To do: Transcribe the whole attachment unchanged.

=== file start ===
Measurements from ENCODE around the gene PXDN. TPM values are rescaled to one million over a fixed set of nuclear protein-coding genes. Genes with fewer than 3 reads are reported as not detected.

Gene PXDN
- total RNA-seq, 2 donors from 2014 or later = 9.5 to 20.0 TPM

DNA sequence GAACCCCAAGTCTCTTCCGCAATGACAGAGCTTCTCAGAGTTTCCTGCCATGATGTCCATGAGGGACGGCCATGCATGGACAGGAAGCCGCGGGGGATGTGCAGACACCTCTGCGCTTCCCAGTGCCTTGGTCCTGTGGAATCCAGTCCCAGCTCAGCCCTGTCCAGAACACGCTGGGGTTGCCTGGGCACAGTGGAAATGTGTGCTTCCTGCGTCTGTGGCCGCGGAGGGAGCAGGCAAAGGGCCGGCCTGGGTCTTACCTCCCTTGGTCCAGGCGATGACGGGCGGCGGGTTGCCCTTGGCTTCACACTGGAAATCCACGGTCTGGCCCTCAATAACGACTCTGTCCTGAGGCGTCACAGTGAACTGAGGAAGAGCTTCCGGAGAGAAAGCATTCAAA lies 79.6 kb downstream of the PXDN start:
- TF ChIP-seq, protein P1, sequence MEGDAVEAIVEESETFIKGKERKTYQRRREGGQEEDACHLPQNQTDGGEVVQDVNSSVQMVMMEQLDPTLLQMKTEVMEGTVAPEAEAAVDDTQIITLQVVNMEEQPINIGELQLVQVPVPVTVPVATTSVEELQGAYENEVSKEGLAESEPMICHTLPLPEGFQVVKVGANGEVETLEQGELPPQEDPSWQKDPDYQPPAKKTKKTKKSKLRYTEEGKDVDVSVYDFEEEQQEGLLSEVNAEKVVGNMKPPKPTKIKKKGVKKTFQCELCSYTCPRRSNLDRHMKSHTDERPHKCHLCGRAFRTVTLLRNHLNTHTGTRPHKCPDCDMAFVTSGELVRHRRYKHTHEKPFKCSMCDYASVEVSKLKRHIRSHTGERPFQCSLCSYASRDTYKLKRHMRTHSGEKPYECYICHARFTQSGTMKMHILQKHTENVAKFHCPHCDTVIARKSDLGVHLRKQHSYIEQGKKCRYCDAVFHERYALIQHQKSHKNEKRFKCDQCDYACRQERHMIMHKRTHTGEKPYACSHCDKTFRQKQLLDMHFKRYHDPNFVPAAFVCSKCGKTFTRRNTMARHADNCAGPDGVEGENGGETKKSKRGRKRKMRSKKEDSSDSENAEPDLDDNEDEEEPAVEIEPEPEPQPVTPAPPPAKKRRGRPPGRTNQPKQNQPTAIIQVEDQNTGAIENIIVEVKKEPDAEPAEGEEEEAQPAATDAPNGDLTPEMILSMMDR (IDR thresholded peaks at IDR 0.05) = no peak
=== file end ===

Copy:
Measurements from ENCODE around the gene PXDN. TPM values are rescaled to one million over a fixed set of nuclear protein-coding genes. Genes with fewer than 3 reads are reported as not detected.

Gene PXDN
- total RNA-seq, 2 donors from 2014 or later = 9.5 to 20.0 TPM

DNA sequence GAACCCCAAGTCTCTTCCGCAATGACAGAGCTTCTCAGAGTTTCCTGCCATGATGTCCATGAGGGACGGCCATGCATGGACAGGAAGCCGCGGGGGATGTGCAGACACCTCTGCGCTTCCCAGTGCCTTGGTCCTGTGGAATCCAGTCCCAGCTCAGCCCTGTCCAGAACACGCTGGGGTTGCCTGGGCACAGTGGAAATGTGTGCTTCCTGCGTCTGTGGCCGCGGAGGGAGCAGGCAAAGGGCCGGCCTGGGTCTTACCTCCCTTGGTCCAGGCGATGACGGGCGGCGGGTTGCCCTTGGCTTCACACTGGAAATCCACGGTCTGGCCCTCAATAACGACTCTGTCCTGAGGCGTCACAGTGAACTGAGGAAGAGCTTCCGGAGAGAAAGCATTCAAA lies 79.6 kb downstream of the PXDN start:
- TF ChIP-seq, protein P1, sequence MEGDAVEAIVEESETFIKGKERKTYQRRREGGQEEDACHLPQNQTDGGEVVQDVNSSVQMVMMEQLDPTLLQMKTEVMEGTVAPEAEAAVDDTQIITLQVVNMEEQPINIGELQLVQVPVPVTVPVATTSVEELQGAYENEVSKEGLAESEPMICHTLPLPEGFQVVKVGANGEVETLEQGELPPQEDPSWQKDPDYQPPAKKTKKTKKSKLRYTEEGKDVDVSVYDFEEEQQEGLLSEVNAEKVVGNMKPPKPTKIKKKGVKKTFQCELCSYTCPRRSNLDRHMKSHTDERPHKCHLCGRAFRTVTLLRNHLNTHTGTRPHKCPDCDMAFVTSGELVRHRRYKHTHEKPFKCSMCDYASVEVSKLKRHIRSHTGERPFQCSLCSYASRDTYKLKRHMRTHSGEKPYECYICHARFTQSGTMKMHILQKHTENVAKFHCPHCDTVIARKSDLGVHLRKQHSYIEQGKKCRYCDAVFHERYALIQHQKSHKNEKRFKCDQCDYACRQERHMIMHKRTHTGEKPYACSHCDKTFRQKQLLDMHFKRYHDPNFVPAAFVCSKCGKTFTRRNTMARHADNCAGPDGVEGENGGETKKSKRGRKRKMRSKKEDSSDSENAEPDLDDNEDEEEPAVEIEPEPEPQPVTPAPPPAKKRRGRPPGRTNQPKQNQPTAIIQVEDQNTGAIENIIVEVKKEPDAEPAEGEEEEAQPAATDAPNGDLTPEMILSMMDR (IDR thresholded peaks at IDR 0.05) = no peak